Dermatologists Are Most Qualified to Provide Cosmetic Procedures, say Primary Care Docs
PCPs View Dermatologists as Best Choice for Skin Procedures
October 16, 2012 (Atlanta, Georgia) — Primary care physicians (PCPs) believe dermatologists to be more qualified than plastic surgeons, otolaryngologists, and ophthalmologists to perform a variety of cutaneous cosmetic and surgical procedures, according to a new study. However, for some procedures, lay people prefer plastic surgeons over dermatologists.
Omar Ibrahimi, MD, PhD, from the Connecticut Skin Institute in Stamford, presented the study findings here at the American Society for Dermatologic Surgery 2012 Annual Meeting. The findings were also published in the October issue of Dermatologic Surgery.
In an interview with Medscape Medical News, Dr. Ibrahimi noted that there is a great deal of "snake-oilmanship" when it comes to surgical and cosmetic procedures of the skin.
"This is really a disservice to patients because they can be confused about who the best specialist for a particular procedure might be," he said. "We know that primary care physicians serve as the gatekeepers of medicine and are a trusted source of information for their patients, so we felt it was important to objectively assess their perceptions," he explained.
Dr. Ibrahimi and his colleagues conducted a Web-based survey of physicians in primary care, family medicine, and internal medicine training programs (collectively referred to as PCPs). Overall, the 561 respondents identified dermatologists as the most qualified specialist to evaluate and biopsy worrisome lesions on the face (95%), perform skin cancer surgery (56%), inject botulinum toxin (61%), inject fillers (55%), and perform laser procedures (75%).
Specifically, when asked what specialist was most qualified to evaluate and biopsy a worrisome lesion on the skin, 521 of 548 respondents said a dermatologist (95.1%), 22 said a plastic surgeon (3.9%), and 5 said an otolaryngologist (less than 1.0%).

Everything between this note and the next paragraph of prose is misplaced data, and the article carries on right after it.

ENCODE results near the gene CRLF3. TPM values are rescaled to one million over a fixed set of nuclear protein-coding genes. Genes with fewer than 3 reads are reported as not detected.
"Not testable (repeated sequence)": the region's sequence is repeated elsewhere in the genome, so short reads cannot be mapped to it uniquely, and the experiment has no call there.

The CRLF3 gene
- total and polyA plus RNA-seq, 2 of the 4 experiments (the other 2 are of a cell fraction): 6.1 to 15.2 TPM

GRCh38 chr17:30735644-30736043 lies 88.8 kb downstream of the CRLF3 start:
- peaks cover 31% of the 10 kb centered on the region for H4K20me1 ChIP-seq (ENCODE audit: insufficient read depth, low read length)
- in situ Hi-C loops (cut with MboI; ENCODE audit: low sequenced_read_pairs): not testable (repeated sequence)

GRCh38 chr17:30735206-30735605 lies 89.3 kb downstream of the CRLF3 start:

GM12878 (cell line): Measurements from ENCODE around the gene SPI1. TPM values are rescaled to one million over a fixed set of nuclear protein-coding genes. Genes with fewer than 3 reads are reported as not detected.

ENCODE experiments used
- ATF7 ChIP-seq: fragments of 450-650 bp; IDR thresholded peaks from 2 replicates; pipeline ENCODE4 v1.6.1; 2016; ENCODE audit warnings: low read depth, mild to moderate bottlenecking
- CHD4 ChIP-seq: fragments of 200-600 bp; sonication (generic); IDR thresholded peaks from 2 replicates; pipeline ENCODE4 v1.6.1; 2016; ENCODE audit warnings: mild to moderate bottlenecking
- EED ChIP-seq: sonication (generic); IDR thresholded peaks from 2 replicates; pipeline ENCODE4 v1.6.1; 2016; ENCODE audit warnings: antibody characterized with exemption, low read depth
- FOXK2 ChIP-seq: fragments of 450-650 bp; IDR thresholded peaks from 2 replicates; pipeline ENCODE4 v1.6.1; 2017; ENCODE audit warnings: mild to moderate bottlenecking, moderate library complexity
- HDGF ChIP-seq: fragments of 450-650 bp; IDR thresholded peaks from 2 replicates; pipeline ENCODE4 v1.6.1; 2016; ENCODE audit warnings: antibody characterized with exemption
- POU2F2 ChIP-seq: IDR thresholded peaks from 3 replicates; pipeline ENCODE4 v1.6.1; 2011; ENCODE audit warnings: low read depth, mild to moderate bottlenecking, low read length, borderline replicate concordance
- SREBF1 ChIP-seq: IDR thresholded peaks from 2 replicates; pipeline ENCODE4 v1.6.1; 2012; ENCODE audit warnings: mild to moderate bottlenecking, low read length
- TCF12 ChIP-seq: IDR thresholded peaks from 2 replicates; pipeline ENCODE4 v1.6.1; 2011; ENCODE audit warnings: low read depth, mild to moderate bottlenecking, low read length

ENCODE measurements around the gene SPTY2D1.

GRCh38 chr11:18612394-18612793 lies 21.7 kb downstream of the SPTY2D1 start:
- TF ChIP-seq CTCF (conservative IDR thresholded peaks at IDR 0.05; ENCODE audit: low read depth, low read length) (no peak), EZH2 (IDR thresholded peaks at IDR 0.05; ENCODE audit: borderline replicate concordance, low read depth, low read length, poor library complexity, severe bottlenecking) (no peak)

Female respondents were nearly 1.5 times as likely as male respondents to select a dermatologist as the best specialist to perform skin cancer surgery.
For the delivery of fillers, just under 50% of lay people selected a plastic surgeon, and just under 50% selected a dermatologist. In contrast, nearly 60% of PCPs selected a dermatologist and about 40% selected a plastic surgeon.
"The lay public did have a preference for plastic surgeons, although it wasn't as big a difference as we initially expected," Dr. Ibrahimi reported.
For skin cancer surgery and laser treatments, both lay people and PCPs selected dermatologists more often than plastic surgeons, although lay people were still more likely than PCPs to select plastic surgeons for these tasks.
"The data reflect the leading role that dermatologists have played in developing and improving many of these procedures, which, taken together with the nearly 8 million surgical and cosmetic procedures dermatologists perform yearly (according to 2011 ASDS Survey on Dermatologic Procedures), is wholly consistent with the very high preferences exhibited by primary care physicians for dermatologists for a variety of surgical and cosmetic procedures of the skin," he told Medscape Medical News.
According to Dr. Ibrahimi, dermatology is the only specialty in medicine where physicians master the medical and surgical management of the skin. "The survey results suggest that they are also the 'doctor's cosmetic doctor'," he said.
The findings are consistent with attitudes in the community over the past 25 years, said David Leffell, MD, from the Yale School of Medicine in New Haven, Connecticut, who was not involved in the study.
"There is a lot of confusion in the patient or consumer community about what specialists do, what qualifies as a specialist, and what the differences are between specialties," Dr. Leffell told Medscape Medical News. "In the area of cosmetic intervention, the spectrum is even broader than for procedures that are clearly medical," he added. "That is, cosmetic skin care runs the gamut from aestheticians to board-certified surgeons and dermatologists."
According to Dr. Leffell, with respect to medical procedures, with accountable care organizations on the horizon and the expectation that PCPs will play a critical role, "it is very important for them to understand the nuanced differences between a dermatologic surgeon and a plastic surgeon, and the difference in training, outcomes, and costs."
"We have known for some time that there is specific confusion about plastic surgeons and dermatologists," he said. "The truth is that plastic surgeons go through extensive training, and their frame of reference is typically general surgery, not the biology and physiology of the skin. Throw into this mix the confusion about 'facial plastic surgeons,' and the public, and even primary care docs, have a right to be confused," he noted.
Dr. Leffell added that plastic surgeons, to their credit, have "worked hard to define their capabilities, and the field of plastic surgery, which is practiced by many different types of doctors, is often confused in the public mind with the specialty of plastic surgery," Dr. Leffell explained.
"My view is that the training background is less important than the skill and judgment of the doctor. That will remain a challenge for the consumer to sort out until there are outcome measures and public reporting for the procedures we perform," he said.
The study was not commercially funded. The study authors and Dr. Leffell have disclosed no relevant financial relationships.